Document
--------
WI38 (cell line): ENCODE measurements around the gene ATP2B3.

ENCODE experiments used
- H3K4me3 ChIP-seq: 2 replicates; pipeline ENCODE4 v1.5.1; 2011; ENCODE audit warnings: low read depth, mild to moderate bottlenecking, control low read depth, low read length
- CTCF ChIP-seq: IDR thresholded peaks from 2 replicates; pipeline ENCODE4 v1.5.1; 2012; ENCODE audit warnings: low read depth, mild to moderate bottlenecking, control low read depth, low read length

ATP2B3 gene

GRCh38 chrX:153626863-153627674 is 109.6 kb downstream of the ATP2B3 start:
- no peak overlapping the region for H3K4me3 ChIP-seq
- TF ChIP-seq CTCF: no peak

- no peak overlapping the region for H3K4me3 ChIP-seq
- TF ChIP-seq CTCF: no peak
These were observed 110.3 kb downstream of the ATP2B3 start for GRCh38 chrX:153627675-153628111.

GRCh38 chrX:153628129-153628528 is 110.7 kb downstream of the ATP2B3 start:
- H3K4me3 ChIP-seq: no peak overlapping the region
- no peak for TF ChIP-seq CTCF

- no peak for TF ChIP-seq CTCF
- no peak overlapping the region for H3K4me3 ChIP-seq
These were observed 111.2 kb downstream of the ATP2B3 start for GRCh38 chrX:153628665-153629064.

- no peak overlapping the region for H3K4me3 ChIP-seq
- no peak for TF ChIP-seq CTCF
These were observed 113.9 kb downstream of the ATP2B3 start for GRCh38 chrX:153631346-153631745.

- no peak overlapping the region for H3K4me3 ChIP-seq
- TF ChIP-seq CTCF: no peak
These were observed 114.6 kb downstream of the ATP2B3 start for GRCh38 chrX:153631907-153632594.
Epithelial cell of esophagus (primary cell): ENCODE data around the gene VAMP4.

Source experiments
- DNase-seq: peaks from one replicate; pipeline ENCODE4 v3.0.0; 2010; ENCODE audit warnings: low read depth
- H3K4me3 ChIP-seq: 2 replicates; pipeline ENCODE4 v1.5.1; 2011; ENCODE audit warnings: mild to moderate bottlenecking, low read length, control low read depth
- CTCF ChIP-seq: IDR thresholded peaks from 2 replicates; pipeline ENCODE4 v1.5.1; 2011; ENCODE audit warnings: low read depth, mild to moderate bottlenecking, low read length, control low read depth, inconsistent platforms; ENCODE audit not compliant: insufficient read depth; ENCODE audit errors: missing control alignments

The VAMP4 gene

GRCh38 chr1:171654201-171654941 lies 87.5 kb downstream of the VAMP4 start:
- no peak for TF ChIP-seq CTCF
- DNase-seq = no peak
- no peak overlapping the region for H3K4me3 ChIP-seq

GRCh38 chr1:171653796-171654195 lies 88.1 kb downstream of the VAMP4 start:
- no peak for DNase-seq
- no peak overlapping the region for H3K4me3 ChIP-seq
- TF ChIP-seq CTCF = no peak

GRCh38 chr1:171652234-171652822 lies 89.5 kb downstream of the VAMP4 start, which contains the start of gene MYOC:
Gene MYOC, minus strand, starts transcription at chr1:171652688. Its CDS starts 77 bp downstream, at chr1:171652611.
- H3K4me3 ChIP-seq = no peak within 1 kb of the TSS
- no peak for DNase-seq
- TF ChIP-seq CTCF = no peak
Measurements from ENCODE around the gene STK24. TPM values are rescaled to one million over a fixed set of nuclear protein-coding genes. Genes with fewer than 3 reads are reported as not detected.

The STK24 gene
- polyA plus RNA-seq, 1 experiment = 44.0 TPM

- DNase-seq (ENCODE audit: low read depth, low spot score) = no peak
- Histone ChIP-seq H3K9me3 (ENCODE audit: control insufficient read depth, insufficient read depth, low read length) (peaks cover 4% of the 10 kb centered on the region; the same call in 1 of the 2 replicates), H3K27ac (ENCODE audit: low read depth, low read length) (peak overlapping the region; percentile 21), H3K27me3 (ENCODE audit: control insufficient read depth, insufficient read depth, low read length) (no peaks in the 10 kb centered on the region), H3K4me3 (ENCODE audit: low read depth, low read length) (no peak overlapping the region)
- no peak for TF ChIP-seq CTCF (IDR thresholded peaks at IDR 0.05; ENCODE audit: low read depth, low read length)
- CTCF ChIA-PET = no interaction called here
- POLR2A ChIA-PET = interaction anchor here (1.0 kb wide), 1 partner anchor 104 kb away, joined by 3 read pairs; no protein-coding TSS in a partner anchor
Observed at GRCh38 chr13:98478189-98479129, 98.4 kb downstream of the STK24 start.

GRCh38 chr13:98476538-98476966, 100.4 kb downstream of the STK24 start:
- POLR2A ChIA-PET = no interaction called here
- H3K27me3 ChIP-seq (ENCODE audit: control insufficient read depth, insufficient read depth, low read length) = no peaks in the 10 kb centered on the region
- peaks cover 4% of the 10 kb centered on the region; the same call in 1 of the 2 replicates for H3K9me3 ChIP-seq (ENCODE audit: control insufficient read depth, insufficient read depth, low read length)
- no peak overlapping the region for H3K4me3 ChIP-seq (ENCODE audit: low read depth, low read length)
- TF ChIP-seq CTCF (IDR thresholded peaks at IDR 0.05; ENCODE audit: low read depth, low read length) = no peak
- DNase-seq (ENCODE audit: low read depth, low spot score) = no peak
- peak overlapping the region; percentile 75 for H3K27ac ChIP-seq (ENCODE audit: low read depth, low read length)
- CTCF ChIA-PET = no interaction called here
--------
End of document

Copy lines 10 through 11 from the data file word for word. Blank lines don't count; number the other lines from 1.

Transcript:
- TF ChIP-seq CTCF: no peak
These were observed 110.3 kb downstream of the ATP2B3 start for GRCh38 chrX:153627675-153628111.